Nothing worked. I was sure I had lost my youthful look. And my youth.
I decided to try a different tack. “I’ll work from the outside in! I’ll get my unruly curls blown out, my eyebrows plucked, my upper lip waxed and my nails done! That should help. And maybe I can finally get up the nerve to ask my eyebrow guy if he thinks I look my age, and of course he’ll be like, “What???!!!! I thought you were 12 or 13!” Then I’ll finally be happy again.
While I was sitting in the dental-like chair with a spotlight on me as he plucked away, I was given a gift: the chance to seamlessly insert my question into the conversation without looking desperate and needy. I told him that I quit acting and have a newfound career. He congratulated me on finding something I like to do.
“It only took 39 years.” I held my breath.
Again, nothing. No gasp, no wince, no flinch. Just “Well, I was 42 when I became a photographer.”
Great, we’re both late bloomers. Not really what I was going for. Oh well, I guess he thinks I look 39 years, 8 months and 2 days old. Whatever, dude! Thanks for nothing!
I headed over to Supercuts hoping for better results. Maria began blowing my hair straight and updating me on her kids. She mentioned that her son would be 13 in January.
“I’ll be 40 in March!” I blurted out over the din of the hairdryer. But just as I said it, one of the stylists asked her a question, and I don’t think Maria heard me. I’d been dying to tell her for YEARS, and at the very moment that I could possibly be getting my “You look so young!” fix, some bitch asks her something.
Oh, why must the cruel fates do this to me? Why? Why! Why!
She never responded to my confession. Did she really not hear me? Or did she think my turning 40 was so perfectly logical that it didn’t even warrant a response? “Of course you’re turning 40. Look at you!” I can’t believe this is happening again, I thought. Am I on Candid Camera? How can 87 people in a row think I look 40?
In any case, the hair, eyebrows and manicure made all the difference! I no longer looked like a disheveled girl-next-door. I was sleek and sexy. I felt young and beautiful again! Woo hoo! I had to be seen! I knew exactly where to go: Becky’s place. Finally… sweet sustenance.
While I was there she took a call from her 49-year-old (!) mom.
“Mom, you should see this girl. She looks younger than I do!” (She’s 31, and it’s kinda true). Ah, music to my ears. Why don’t I hang out with her more often? I ask myself.
“Yeah, and she’s super skinny, too.” I’m just like, Whatever, to that statement. I couldn’t care less. Just keep saying how young I look. It’s like air and water to me.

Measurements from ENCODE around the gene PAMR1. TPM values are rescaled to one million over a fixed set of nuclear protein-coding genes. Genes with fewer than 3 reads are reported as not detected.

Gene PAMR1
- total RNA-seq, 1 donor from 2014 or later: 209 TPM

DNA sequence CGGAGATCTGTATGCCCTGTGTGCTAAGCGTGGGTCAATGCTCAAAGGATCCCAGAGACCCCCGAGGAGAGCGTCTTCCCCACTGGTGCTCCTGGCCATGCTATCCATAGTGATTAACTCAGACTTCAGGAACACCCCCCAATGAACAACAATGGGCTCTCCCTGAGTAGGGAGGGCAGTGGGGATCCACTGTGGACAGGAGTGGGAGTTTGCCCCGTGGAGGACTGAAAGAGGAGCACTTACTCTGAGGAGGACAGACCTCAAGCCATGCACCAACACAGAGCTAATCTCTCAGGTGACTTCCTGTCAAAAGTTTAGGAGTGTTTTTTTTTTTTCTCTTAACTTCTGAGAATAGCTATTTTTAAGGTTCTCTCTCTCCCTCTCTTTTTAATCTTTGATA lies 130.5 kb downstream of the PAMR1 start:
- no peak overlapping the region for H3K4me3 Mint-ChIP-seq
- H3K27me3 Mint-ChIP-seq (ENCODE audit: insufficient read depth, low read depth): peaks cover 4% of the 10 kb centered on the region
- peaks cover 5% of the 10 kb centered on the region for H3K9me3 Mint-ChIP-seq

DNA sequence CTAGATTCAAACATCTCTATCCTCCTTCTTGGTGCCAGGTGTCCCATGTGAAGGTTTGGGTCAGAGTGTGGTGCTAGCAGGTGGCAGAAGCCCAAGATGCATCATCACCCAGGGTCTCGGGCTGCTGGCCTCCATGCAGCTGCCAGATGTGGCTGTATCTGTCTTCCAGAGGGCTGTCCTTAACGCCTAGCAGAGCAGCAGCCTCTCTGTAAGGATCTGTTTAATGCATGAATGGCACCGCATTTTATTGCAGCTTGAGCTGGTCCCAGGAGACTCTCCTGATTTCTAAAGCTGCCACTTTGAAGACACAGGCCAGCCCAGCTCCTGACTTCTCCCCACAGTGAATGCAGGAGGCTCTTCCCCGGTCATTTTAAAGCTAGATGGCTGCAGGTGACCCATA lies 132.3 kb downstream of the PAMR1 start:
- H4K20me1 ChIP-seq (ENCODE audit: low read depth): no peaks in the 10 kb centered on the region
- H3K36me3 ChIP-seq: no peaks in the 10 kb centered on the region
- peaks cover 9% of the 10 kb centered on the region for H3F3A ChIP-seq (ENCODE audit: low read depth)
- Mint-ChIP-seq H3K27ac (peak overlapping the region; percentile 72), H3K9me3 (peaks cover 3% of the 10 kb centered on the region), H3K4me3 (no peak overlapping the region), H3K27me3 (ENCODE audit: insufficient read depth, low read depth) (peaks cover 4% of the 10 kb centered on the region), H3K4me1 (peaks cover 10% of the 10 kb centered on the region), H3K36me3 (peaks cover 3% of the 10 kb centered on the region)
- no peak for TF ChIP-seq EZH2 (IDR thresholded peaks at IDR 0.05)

“And I’m hot, too,” I told her mom over the speakerphone, just to make myself feel even better.
So, for now at least, my anxiety is at bay. But I still don’t understand why everyone at work thinks I look my age. Doesn’t make any sense. Maybe they’re jealous. Eight of the 11 women are over 40. I hope they don’t read this. Or maybe they think it’s impolite to discuss age. They’re very nice, reserved people… Bitches.
Well, turns out this story has a happy ending. I was just at lunch with three women from my department, and one of them mentioned that I look just like her friend’s daughter.
“She’s 27,” she said. “I don’t know how old you are. Are you 27?”
Jumping for joy inside at being given this increasingly rare opportunity to feed my ego, I said coolly, “I’m almost 40.” The sweet reaction? Utter disbelief, my friends. This woman thought I was playing a joke on her.
In her adorable Persian accent she said, “Sometimes when people ask my age, I say, ‘85,’ just to be funny. I guess that’s what’s happening here.”
“I’m serious!” I whined.
“No, really, how old are you?” she persisted.
I finally had to spell it out for her. “I’ll be 40 years old in four months.” All the while I was thinking, “Thank you, Jesus!”
She said, and I quote verbatim, “You look 27 or 28! Oh my goodness. That is unbelievable… What is your secret?”
“Genes and sun deprivation,” I said smugly.
And Jane – the lady with kids my age – said that she thought I was kidding before when I said I was 40.
So, once again, I’m happy. Until the next time someone doesn’t react properly. Then I will most likely wonder, “Do I look 40?”
I have a B.A. in English and an M.A. in Teaching from
Kent State University. I’m excited and proud to be 40 – as long as
I don’t look it! I enjoy writing, singing, playing the guitar, and
making people laugh.